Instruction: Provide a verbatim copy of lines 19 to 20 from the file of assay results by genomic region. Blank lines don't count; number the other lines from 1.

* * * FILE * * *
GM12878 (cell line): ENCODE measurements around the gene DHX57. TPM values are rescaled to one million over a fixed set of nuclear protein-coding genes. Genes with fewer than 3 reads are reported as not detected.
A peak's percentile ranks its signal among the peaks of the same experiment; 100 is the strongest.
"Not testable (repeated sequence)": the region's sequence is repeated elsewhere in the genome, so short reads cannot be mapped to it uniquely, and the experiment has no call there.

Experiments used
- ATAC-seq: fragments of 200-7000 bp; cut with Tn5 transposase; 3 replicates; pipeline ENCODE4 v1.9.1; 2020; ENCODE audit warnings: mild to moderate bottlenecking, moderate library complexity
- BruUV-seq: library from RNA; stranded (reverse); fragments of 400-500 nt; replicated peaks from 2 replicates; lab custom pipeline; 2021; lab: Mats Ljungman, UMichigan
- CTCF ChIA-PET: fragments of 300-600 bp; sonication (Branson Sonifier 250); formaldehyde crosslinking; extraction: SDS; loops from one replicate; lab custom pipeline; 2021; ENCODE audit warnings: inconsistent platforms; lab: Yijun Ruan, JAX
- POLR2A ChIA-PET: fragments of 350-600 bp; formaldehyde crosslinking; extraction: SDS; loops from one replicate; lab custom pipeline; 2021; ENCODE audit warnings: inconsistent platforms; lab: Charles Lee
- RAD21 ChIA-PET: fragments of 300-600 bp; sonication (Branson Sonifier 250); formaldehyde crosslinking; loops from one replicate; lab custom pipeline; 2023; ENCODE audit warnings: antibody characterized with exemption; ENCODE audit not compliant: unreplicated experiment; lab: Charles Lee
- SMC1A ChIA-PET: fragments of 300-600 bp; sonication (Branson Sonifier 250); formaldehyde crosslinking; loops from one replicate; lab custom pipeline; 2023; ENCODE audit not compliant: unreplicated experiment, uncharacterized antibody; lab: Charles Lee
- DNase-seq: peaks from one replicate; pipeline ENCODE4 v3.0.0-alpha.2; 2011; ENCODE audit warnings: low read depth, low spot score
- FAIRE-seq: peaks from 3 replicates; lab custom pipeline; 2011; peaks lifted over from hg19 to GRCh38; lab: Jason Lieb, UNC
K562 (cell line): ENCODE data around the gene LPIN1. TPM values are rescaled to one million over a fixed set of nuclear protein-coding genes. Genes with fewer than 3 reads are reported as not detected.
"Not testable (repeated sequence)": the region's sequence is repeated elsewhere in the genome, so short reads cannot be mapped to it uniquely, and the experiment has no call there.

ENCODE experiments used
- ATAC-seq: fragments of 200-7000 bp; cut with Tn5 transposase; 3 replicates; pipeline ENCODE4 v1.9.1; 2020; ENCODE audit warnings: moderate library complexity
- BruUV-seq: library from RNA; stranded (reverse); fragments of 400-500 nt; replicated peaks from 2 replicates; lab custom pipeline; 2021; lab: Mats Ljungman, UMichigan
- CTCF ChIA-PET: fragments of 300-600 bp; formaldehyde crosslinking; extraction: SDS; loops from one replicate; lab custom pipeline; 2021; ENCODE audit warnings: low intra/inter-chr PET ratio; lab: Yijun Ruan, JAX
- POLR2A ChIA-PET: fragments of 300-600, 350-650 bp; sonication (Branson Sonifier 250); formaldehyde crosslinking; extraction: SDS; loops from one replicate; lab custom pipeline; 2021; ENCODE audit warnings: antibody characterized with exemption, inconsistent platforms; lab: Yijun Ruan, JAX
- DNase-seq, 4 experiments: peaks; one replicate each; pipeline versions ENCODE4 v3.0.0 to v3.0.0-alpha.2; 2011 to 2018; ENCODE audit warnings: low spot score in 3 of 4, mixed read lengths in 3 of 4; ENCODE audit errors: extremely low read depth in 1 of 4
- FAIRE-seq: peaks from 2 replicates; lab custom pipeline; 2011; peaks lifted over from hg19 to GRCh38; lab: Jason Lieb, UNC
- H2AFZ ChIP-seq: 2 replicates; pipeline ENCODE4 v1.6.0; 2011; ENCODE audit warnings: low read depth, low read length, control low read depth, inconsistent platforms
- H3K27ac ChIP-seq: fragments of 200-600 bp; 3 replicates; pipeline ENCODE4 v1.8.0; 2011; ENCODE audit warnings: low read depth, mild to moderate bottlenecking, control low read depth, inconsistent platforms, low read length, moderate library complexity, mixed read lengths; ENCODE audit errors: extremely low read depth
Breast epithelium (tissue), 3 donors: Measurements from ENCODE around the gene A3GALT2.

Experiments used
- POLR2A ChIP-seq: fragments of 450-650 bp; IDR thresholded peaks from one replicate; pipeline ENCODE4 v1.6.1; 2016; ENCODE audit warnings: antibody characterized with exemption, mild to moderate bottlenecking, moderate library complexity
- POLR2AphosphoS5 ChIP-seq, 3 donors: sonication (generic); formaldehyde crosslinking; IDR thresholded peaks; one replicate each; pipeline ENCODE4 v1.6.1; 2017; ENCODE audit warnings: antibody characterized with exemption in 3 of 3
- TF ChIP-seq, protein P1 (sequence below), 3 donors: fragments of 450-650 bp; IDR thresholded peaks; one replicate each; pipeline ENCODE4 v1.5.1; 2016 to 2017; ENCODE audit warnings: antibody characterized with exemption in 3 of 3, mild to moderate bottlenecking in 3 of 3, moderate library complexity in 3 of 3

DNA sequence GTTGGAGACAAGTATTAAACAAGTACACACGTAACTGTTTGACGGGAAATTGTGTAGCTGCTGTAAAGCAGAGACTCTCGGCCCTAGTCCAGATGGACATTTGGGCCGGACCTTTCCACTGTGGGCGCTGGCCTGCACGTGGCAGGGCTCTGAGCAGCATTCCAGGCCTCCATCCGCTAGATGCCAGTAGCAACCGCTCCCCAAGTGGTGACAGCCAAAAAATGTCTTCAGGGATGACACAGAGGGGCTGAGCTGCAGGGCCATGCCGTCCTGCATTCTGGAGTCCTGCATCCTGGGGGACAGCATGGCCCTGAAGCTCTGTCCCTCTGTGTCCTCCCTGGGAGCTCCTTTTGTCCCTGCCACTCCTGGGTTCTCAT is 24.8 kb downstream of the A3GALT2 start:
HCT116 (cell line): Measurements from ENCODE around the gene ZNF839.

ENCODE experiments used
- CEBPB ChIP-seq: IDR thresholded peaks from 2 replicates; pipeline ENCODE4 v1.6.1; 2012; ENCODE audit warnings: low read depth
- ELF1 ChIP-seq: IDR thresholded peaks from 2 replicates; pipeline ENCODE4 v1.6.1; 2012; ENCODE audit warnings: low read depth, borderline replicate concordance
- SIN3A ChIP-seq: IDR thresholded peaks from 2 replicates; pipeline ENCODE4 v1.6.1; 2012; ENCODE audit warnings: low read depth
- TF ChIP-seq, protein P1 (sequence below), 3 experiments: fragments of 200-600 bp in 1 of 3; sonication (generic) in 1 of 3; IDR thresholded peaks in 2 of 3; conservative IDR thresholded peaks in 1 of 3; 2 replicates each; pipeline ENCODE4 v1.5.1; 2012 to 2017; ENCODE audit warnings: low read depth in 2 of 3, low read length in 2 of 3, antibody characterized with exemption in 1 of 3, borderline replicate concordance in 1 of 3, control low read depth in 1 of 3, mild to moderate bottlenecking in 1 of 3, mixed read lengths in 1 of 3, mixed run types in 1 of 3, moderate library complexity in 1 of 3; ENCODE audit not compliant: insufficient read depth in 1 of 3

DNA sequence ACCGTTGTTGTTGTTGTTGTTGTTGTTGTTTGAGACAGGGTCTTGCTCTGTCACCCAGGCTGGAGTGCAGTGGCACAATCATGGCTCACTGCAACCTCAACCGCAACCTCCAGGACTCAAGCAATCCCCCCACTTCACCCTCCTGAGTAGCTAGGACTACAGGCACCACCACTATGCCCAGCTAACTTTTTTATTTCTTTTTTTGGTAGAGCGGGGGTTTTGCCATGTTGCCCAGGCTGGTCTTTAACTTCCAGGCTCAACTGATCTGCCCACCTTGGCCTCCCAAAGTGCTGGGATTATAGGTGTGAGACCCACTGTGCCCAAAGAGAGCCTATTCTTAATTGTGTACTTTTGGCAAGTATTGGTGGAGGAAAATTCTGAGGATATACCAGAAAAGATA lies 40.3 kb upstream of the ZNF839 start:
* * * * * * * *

- POLR2A ChIA-PET: fragments of 300-600, 350-650 bp; sonication (Branson Sonifier 250); formaldehyde crosslinking; extraction: SDS; loops from one replicate; lab custom pipeline; 2021; ENCODE audit warnings: antibody characterized with exemption, inconsistent platforms; lab: Yijun Ruan, JAX
- DNase-seq, 4 experiments: peaks; one replicate each; pipeline versions ENCODE4 v3.0.0 to v3.0.0-alpha.2; 2011 to 2018; ENCODE audit warnings: low spot score in 3 of 4, mixed read lengths in 3 of 4; ENCODE audit errors: extremely low read depth in 1 of 4